Dane: “Well you can see where this is going as our now-energetic protagonist is in his office waiting for the meeting that will decide his fate. Of course he’s incredibly nervous, what with the wife and all, and his anxiety, abetted by his earlier drug use, is climbing steadily. Luckily he’s the sort who’s always prepared and he has just the thing for this situation. What he whips out are these little sticks. The sticks are specially-formulated so that when sucked on in the manner of a nursing infant they deliver among other things the required drug which is nicotine. Now nicotine is just what the doctor ordered so to speak because although it is, like caffeine, a cerebral stimulant it has the useful property of being the only known drug that reduces anxiety without diminishing affect and this is good. Remember that with someone like dipshit, anxiety, whether justified or not, is a constant companion and as a result the sticks become a constant presence as well, creating both a physical and psychological need in the user that ensures their lofty status as beloved chemical appendage. The drug works, not surprising given its popularity, that is to say the user’s brain is altered in the way he wished, a way he finds pleasurable and a way that can eventually be summed up as going from needing nicotine to not needing it. This is critical. Ultimately, as is the case with all of the drugs I’ll discuss, the physiological effects of the drug become unimportant and the only relevant physical and psychological states become need and the absence of need. Moreover, the latter state will ultimately only truly be achieved when the patient has just recently ingested the drug. Thus satiated, our friend can survive his meeting and any other obstacles that may come his way. Made of stern stuff this guy no? Of course the end of the meeting requires either celebration or consolation. In this city there are over ten thousand locations where you can buy, then imbibe, a liquid form of these nouns. Now when it comes to drugs favored by the multitudes, alcohol is the unquestioned leader with all other competitors rightly genuflecting before it. On TV, white-skinned, yellow-haired females of dubious repute and their predatory admirers blissfully jump into skimpy swimwear in its presence as the stuff flows like a beechwood-aged, cold-filtered waterfall. For once Madison Avenue might not be exaggerating either because truth is they love the stuff. Here we don’t have to speculate what would happen with criminalization because we saw what happened, as people decided en masse that this was one prohibition they could skip. So our friend goes to one of the countless places dedicated to providing this drug. I’m there almost every day. People sit around and pour the stuff down their gullets as quick as old Joe can keep it coming and if it would get their bloodstreams to kick the shit to their brains faster they’d pay extra. They’d pay extra because alcohol is a depressant and they need depressing. But more than that they need to disappear. They need to disrupt, if only for a limited time, their constant, tyrannical self-surveillance. The drunk person is not happy in the classic sense. Inebriation is instead prized for its liberating qualities. What they’re liberated from is insecurity and if you don’t think that’s psychologically addictive you’re crazy. . .The drunk don’t have to weigh their words and calculate their effect. The drug diminishes their ability to do so and reduces them to an uncalculating will that externalizes, without censorship, its internal cravings. This freedom is the undervalued effect of intoxication and it is this effect that proves so attractive. But that’s neither here nor there since the main point is that this drug is employed in overwhelming numbers and without the slightest sense of irony by those who most recoil from our clients. And yet there’s more. Because when our drug-abusing friend gets home he’s greeted apathetically by his hypermedicated family. The crewcut boy’s on Ritalin to combat his quick-cut-advertising-induced-therefore-overdiagnosed hyperactivity and his twelve-year-old, weight conscious sister’s on Prozac to take the edge off her classmates and all this with the blessing of both our drug addict and his anxious, Xanax popping wife. And the whole thing’s just so depressing that thank God the highly recommended Dr. Upper-West-Side just prescribed him some Lithium to be taken with his nightly Bordeaux so he can better deal with the whole thing. He does this from the sofa. The aforementioned chemicals course through his veins as he watches the news and complains bitterly about the damn druggies he’s supporting with his tax dollars and how to his liking you can’t throw the keys away fast enough. Right?”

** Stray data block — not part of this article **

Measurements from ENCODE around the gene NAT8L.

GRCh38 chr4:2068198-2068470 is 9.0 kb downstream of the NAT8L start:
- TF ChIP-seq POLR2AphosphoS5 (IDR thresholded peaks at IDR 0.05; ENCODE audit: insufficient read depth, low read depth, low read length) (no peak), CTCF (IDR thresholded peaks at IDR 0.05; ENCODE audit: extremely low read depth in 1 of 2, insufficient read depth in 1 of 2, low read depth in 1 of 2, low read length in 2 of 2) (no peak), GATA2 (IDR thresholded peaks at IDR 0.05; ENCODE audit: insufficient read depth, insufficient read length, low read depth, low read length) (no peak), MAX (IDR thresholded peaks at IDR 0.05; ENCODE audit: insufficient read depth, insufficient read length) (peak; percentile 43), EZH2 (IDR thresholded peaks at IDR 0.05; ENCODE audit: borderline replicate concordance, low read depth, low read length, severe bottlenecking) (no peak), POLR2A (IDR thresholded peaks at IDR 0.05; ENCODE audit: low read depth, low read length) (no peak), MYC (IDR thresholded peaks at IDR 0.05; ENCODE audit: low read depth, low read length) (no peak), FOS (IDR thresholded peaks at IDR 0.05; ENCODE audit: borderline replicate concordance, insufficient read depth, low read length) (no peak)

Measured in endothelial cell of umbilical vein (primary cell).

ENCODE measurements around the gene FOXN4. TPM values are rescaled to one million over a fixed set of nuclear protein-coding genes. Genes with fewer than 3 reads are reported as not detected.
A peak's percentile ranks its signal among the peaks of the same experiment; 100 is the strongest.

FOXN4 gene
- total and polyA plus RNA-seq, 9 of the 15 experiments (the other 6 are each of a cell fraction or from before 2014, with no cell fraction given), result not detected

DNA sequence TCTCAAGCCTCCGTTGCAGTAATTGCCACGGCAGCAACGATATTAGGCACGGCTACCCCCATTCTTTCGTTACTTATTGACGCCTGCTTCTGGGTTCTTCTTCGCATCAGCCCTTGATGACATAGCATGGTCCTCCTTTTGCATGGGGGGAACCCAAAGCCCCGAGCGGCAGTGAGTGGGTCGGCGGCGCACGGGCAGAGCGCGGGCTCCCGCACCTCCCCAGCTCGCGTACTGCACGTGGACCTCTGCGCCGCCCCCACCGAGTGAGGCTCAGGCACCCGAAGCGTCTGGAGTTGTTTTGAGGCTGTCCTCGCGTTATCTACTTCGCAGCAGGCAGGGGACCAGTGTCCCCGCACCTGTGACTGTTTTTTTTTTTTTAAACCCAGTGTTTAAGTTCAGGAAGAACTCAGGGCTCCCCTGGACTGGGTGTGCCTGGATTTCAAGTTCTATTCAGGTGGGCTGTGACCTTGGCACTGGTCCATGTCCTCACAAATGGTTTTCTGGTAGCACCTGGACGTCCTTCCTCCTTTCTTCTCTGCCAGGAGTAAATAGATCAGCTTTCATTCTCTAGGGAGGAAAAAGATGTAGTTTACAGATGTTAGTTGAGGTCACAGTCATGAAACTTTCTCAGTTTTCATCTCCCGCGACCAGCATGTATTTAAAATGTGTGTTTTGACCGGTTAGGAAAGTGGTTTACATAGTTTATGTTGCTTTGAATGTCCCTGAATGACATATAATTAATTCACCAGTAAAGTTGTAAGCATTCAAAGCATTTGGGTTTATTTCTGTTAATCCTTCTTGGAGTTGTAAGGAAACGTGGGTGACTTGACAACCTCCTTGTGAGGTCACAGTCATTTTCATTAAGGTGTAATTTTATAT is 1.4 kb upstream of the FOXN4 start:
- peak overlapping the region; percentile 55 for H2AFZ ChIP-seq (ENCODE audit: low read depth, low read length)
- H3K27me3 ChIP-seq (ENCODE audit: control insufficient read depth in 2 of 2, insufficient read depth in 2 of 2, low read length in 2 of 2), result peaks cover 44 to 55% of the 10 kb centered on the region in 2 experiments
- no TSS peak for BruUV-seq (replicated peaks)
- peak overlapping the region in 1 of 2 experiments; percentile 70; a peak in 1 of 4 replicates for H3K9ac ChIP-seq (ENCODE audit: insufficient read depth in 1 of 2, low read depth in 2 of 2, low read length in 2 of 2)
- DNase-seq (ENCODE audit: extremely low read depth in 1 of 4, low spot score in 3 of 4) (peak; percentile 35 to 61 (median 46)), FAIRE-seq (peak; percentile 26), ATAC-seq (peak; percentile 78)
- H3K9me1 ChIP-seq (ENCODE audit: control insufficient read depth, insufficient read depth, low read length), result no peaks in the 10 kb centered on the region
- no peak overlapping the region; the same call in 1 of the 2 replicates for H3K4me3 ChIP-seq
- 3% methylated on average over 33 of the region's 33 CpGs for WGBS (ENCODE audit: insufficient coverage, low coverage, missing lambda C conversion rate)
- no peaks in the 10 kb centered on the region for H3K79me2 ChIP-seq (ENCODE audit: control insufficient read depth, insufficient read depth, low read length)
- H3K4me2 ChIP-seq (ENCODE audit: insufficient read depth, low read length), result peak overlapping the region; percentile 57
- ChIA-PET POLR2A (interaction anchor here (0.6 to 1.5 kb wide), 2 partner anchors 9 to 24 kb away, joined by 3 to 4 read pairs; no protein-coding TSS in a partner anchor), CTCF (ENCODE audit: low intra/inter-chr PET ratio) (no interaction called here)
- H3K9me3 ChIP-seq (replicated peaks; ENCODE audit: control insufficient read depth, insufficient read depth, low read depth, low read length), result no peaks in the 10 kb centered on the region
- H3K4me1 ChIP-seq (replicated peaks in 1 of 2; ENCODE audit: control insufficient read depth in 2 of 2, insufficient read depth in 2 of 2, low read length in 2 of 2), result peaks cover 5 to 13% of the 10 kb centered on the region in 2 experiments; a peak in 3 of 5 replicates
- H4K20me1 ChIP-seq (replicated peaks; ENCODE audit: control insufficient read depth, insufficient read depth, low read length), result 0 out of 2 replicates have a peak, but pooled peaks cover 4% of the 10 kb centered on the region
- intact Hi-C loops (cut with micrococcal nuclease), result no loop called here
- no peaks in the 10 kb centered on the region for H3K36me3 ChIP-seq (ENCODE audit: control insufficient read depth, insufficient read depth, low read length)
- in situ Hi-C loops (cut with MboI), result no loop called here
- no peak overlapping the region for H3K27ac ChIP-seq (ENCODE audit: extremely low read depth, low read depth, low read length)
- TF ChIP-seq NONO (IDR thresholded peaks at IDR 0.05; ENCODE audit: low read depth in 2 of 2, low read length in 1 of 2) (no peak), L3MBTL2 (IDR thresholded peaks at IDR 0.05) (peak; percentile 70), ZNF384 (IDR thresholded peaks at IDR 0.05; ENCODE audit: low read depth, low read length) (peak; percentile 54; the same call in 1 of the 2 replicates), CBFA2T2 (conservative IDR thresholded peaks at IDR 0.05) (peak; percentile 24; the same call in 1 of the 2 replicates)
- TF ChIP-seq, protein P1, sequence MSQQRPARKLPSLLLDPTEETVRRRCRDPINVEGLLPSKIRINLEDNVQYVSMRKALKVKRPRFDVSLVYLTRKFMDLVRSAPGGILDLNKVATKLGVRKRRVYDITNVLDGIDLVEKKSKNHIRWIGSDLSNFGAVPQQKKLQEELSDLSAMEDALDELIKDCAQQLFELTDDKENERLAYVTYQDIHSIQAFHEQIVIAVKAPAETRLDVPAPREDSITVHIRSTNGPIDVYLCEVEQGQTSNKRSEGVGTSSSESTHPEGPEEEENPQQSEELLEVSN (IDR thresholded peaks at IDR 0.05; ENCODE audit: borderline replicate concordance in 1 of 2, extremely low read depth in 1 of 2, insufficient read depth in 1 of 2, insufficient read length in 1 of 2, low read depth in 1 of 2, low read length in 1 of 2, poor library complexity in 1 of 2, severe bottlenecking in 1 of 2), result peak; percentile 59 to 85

Casi: “Therefore what?”